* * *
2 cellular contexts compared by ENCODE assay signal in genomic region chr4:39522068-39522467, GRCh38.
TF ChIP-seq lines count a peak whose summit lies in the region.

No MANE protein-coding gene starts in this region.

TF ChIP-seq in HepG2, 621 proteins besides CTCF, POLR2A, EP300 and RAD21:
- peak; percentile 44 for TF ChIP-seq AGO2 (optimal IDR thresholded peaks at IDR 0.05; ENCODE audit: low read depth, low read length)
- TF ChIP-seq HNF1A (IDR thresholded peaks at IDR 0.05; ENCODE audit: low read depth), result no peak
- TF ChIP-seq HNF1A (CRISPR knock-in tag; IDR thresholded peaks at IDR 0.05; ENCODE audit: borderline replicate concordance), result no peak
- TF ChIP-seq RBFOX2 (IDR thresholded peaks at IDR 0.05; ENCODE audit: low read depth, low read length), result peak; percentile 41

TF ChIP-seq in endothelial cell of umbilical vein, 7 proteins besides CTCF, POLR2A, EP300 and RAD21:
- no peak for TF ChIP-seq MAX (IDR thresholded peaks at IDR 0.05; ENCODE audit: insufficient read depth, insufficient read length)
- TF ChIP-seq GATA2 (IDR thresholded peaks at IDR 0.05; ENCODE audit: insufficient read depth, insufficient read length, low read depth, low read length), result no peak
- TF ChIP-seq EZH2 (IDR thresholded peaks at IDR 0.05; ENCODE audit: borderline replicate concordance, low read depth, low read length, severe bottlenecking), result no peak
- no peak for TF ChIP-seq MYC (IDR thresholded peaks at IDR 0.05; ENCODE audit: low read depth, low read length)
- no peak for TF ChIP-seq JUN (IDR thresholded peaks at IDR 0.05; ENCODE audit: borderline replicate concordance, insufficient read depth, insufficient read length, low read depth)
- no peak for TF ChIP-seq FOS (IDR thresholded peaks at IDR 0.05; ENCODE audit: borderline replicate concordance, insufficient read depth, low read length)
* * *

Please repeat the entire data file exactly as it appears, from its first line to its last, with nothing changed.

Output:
2 cellular contexts compared by ENCODE assay signal in genomic region chr4:39522068-39522467, GRCh38.
TF ChIP-seq lines count a peak whose summit lies in the region.

No MANE protein-coding gene starts in this region.

TF ChIP-seq in HepG2, 621 proteins besides CTCF, POLR2A, EP300 and RAD21:
- peak; percentile 44 for TF ChIP-seq AGO2 (optimal IDR thresholded peaks at IDR 0.05; ENCODE audit: low read depth, low read length)
- TF ChIP-seq HNF1A (IDR thresholded peaks at IDR 0.05; ENCODE audit: low read depth), result no peak
- TF ChIP-seq HNF1A (CRISPR knock-in tag; IDR thresholded peaks at IDR 0.05; ENCODE audit: borderline replicate concordance), result no peak
- TF ChIP-seq RBFOX2 (IDR thresholded peaks at IDR 0.05; ENCODE audit: low read depth, low read length), result peak; percentile 41

TF ChIP-seq in endothelial cell of umbilical vein, 7 proteins besides CTCF, POLR2A, EP300 and RAD21:
- no peak for TF ChIP-seq MAX (IDR thresholded peaks at IDR 0.05; ENCODE audit: insufficient read depth, insufficient read length)
- TF ChIP-seq GATA2 (IDR thresholded peaks at IDR 0.05; ENCODE audit: insufficient read depth, insufficient read length, low read depth, low read length), result no peak
- TF ChIP-seq EZH2 (IDR thresholded peaks at IDR 0.05; ENCODE audit: borderline replicate concordance, low read depth, low read length, severe bottlenecking), result no peak
- no peak for TF ChIP-seq MYC (IDR thresholded peaks at IDR 0.05; ENCODE audit: low read depth, low read length)
- no peak for TF ChIP-seq JUN (IDR thresholded peaks at IDR 0.05; ENCODE audit: borderline replicate concordance, insufficient read depth, insufficient read length, low read depth)
- no peak for TF ChIP-seq FOS (IDR thresholded peaks at IDR 0.05; ENCODE audit: borderline replicate concordance, insufficient read depth, low read length)